3.4 Activities and artefacts in the development process
The techniques used in the UP are also in other iterative and incremental processes based on an object-oriented approach to software.
Here, we identify the core activities to develop software. This will give you an initial understanding of how the activities you will learn about contribute to the overall development process. As mentioned earlier, different ways of subdividing the development process and different terminology may be used elsewhere.
Our core activities follow the UP disciplines:
- domain modelling – modelling what already exists in the domain
- requirements – identifying, categorising, prioritising and modelling what the system must do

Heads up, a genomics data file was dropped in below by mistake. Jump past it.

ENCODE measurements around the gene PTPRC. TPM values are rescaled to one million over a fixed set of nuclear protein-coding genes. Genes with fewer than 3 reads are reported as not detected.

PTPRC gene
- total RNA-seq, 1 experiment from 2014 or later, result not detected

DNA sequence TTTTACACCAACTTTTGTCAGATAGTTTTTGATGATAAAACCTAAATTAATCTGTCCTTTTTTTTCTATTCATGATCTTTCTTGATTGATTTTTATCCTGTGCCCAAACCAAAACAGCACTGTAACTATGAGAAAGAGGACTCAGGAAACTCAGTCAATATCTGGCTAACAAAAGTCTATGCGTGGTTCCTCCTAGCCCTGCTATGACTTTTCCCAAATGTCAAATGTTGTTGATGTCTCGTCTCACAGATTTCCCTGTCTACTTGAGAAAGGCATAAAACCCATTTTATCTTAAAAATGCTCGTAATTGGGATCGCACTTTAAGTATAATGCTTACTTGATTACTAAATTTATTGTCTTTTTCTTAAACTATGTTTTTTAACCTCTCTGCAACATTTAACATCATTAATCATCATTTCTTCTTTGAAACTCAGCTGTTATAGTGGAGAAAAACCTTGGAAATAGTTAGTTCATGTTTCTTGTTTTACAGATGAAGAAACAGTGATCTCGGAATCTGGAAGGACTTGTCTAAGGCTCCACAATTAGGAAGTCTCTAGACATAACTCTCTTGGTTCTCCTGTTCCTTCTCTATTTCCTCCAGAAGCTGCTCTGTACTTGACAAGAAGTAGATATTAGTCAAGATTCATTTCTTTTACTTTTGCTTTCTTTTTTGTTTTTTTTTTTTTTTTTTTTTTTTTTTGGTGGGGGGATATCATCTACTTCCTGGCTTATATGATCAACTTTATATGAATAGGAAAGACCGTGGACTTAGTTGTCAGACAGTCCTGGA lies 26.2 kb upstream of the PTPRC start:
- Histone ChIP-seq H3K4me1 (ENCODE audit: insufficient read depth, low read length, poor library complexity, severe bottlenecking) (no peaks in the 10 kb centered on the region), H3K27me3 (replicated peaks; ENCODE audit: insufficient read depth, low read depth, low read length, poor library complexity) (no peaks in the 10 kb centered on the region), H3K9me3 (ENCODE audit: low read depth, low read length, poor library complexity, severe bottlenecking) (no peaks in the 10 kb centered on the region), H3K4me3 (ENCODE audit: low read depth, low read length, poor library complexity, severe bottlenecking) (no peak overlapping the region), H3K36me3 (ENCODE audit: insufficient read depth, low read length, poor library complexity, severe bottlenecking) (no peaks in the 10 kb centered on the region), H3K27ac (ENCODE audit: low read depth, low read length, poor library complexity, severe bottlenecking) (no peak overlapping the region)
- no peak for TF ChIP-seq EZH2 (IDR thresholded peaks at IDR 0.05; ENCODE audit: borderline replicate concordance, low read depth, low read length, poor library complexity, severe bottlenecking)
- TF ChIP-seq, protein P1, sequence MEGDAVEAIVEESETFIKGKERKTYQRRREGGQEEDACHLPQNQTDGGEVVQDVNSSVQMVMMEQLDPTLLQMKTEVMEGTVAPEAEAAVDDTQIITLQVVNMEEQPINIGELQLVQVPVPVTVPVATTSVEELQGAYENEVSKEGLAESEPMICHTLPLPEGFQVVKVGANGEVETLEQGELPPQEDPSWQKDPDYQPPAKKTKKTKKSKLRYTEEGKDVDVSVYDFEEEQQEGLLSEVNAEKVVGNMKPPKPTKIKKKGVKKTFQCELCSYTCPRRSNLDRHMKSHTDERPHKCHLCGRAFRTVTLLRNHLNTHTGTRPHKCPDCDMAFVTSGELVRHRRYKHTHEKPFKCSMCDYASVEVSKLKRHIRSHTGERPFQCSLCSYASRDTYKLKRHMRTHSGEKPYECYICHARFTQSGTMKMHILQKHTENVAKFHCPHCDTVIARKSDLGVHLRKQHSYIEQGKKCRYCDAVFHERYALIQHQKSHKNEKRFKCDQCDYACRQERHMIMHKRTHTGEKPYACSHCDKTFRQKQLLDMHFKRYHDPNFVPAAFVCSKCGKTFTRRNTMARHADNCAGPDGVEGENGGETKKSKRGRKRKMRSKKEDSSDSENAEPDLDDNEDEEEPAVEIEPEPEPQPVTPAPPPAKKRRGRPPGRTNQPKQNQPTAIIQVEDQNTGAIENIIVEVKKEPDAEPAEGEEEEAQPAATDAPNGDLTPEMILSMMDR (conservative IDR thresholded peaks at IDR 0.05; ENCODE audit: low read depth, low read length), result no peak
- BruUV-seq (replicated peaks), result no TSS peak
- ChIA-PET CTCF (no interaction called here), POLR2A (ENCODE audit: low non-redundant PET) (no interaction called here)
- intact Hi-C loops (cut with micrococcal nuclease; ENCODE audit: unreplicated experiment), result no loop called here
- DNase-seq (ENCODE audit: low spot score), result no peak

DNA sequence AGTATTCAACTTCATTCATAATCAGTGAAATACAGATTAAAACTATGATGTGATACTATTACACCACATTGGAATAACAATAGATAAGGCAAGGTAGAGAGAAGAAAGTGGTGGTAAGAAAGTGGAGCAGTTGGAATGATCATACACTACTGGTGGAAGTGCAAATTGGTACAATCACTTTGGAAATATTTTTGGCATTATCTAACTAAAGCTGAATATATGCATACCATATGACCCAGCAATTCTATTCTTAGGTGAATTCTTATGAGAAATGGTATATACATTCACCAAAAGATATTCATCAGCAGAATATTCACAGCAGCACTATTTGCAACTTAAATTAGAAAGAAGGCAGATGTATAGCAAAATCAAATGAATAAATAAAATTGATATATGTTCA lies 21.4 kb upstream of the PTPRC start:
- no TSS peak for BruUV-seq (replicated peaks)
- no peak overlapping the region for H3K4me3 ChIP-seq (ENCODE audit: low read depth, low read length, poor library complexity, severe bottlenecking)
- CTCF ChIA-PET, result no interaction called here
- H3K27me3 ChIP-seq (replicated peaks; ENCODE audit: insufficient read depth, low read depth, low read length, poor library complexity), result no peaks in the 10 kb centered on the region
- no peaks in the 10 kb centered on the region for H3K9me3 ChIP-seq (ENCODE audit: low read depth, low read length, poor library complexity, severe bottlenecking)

- analysis – modelling how the structure and behaviour of the system will meet its specification from a user’s perspective, moving from the domain to a software solution
- design – deciding on the distribution of responsibilities to fulfil that specification
- implementation – producing code that will meet the user requirements
- testing – ensuring that the software does meet its requirements
- deployment – configuring the code to give a runnable system.
It therefore makes sense to talk of models corresponding to each of these activities. So we have a domain model, a requirements model, an analysis model and so on. However these models generally need to cover a number of views of the system. For example in the previous subsection we talked about structural and behaviour models. A domain model, for example, will usually include both of these. A design model typically consists of a number of more specific models.
There will be other documents that accompany the models, and so we will use the term artefact to refer to both models and other documents. The artefacts from the activities earlier in the list above feed into the activities that follow.